The funny point with your example being, that whenever you illustrate a large round (hydrostatic equilibrium) moon in sci-fi - Star Wars, Star Trek, Avatar, whatever - people invariably keep calling it a planet and having to correct themselves. We inherently recognize "large, round object with relevant gravity = planet", and have to shoehorn our minds into not using that term.

7. "Within each other's periapsis and apoapsis" seems like a reasonable enough definition that neither Ceres nor Pluto qualify for.

Once again, you ignore most orbital elements (seriously, stop right now and go read the Wikipedia article on orbital elements). We don't live in a 2D solar system. And your notion is oversimplified even for 2D.

All of this, let alone other aspects such as mass ratios, resonance, metastability, etc. And it gets even more complicated when you view the solar system not as a 2-body problem but a multi-body problem. Then things like horseshoe orbits, Lagrangian points, etc come into play.

8. Yes that's silly but that'll probably be changed easily enough and has no effect on Pluto.

1) It's over a decade later. Where's the fix?
2) It's just a symptom of how horribly hasty and ill-thought-out their action was.

9. How are you planning to ascertain hydro-static equilibrium for an exoplanet if we can't even do it for Varuna.

What are you talking about? Varuna is the size of Ceres. The fact that it hasn't been declared a dwarf planet by the IAU is again a symptom of the IAU's dysfunction on this issue. See #18. By contrast, we'd have no snowball's chance in hell of identifying all potential orbit crossers for it.

The fact that you bring up Varuna makes me think that you feel it shouldn't be a planet because it's an oblate spheroid. If so, that just reveals yet another problem with your understanding: you need to go look up the definition of hydrostatic equilibrium. Hint: if Varuna wasn't an oblate spheroid, then it wouldn't be in hydrostatic equilibrium.

Comment Re:R&D (Score 1) 100

Apple spends serious coin on Research and Development; far more than their competition.

This is almost true, though the vast majority of Apple's R&D funding is firmly at the D end of the spectrum. IBM used to spend a lot more than Apple on research, though they've cut down a lot. Microsoft still does (around $5bn/year on MSR). These companies and Google (and Oracle, and so on) all throw grants at universities for research, which Apple doesn't. It wasn't until last the last few months that Apple even published any of their research.

Comment Re:AI Snippets... (Score 1) 303

In this respect, it's not really any different from stuff genetic algorithms have been doing for decades. If you have a set of executable tests that can tell if the algorithm is working correctly, then you can evolve something that will pass the tests. Of course, you have absolutely no idea how it will behave on inputs not covered by your tests.

Comment Re:TL;DR something you claim is cogent...? (Score 5, Informative) 182

The IAU spend months in total hashing out this issue and three days talking in meetings before the vote

That's just the issue: that's not what happened. The IAU discussion was a disaster. Here's the timeline:

2005: The IAU appoints a committee to investigate the issue and generate a proposal. The committee investigated the issue for a year.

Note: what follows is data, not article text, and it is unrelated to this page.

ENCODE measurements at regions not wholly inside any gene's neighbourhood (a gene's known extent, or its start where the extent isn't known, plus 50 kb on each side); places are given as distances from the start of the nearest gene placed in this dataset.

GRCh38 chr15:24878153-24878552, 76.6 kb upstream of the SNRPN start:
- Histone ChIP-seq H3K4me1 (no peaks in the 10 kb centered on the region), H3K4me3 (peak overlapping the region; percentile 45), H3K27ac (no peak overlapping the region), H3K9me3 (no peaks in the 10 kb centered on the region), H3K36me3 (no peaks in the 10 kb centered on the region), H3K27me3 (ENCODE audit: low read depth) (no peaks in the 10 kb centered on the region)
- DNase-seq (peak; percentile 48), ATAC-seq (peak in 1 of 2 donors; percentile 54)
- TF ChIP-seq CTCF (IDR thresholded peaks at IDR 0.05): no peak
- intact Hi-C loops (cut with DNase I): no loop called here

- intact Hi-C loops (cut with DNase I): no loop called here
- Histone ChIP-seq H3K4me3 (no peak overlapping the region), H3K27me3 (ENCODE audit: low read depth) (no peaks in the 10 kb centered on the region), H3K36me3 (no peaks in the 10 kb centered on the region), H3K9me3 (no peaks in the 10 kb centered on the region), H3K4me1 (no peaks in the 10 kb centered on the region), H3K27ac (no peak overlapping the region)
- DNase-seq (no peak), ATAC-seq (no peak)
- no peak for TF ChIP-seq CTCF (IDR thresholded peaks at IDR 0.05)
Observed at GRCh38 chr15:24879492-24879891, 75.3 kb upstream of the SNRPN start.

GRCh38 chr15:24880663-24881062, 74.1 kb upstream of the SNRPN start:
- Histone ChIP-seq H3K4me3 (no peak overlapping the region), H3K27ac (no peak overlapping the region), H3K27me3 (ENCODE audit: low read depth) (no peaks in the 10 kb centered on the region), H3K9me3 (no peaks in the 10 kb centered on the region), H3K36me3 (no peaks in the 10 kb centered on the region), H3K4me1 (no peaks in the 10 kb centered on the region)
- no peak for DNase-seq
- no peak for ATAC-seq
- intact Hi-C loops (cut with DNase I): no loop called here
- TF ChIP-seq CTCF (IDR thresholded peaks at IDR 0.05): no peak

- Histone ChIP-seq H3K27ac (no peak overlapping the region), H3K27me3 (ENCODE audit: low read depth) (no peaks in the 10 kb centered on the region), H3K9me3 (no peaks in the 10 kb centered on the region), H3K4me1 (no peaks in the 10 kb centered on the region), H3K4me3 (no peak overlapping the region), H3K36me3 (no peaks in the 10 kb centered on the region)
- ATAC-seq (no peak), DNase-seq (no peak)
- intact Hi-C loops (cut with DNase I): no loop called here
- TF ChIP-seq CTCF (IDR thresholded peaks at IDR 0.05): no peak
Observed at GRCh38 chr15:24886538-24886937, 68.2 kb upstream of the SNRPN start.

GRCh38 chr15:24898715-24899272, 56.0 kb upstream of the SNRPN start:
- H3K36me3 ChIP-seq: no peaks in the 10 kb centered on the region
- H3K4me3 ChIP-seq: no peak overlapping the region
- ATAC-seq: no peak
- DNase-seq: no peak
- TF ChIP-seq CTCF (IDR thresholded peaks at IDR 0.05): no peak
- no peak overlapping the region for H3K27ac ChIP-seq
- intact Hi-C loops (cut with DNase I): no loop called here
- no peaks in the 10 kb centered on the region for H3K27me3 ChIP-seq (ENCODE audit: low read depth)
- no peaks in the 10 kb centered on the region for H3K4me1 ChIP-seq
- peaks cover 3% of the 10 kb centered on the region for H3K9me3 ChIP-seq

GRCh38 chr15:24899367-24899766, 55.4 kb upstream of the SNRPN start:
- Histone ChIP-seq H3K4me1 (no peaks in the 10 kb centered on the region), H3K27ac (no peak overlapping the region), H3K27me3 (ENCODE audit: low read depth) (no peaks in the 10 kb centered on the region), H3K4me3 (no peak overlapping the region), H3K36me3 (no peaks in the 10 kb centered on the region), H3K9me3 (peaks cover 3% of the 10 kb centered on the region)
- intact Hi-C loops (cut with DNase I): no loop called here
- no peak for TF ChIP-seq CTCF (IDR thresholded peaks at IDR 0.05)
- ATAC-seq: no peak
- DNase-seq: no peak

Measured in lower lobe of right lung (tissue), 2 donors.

The IAU meeting is scheduled from 14-25 August 2006.

16 August: The committee recommends a definition based on hydrostatic equilibrium. No "cleared the neighborhood" nonsense. They publish their draft proposal.

18 August: The IAU division of planetary sciences (aka, the people who actually deal with planets) endorses the proposal.

Also 18 August: A subgroup of the IAU formed which opposed the proposal. An astronomer in the group (aka, someone who studies stars, not planets) - Julio Ángel Fernández - made up his own "cleared the neighborhood" definition. While most of the membership starts to trickle away over the next week, they remain determined to change the definition.

22 August: The original, hydrostatic equilibrium draft continued to be the basis for discussion. There were some tweaks made (some name changes and adjusting the double-planet definition), but it remained largely the same.

Late on 22 August: Fernández's group manages to get to just over half of the attendance at the (open) drafting meeting, leading to a very "heated" debate between the two sides.

22 to 24 August: The drafting group begins to meet and negotiate in secret. The last that the general attendance of the conference knew, they'll either end up with a vote on a purely hydrostatic definition, or (more likely) no vote at all due to the chaos. Attendence continues to dwindle, particularly among those who are okay with either a hydrostatic definition or none at all.

24 August: The current "cleared the neighborhood" definition is suddenly proposed and voted on on the same day. Only 10% of the conference attendance (4-5% of the IAU membership) is still present, mainly those who had been hanging on trying to get their definition through. They pass the new definition.

It's not generally laypeople who are upset about how it went down, it's IAU members. Many have complained bitterly about it to the press. The IAU's own committee of experts was ignored, in favour of a definition written in secret meetings and voted on by a small, very much nonrandom fraction of people, the vast majority of whom do not study planets.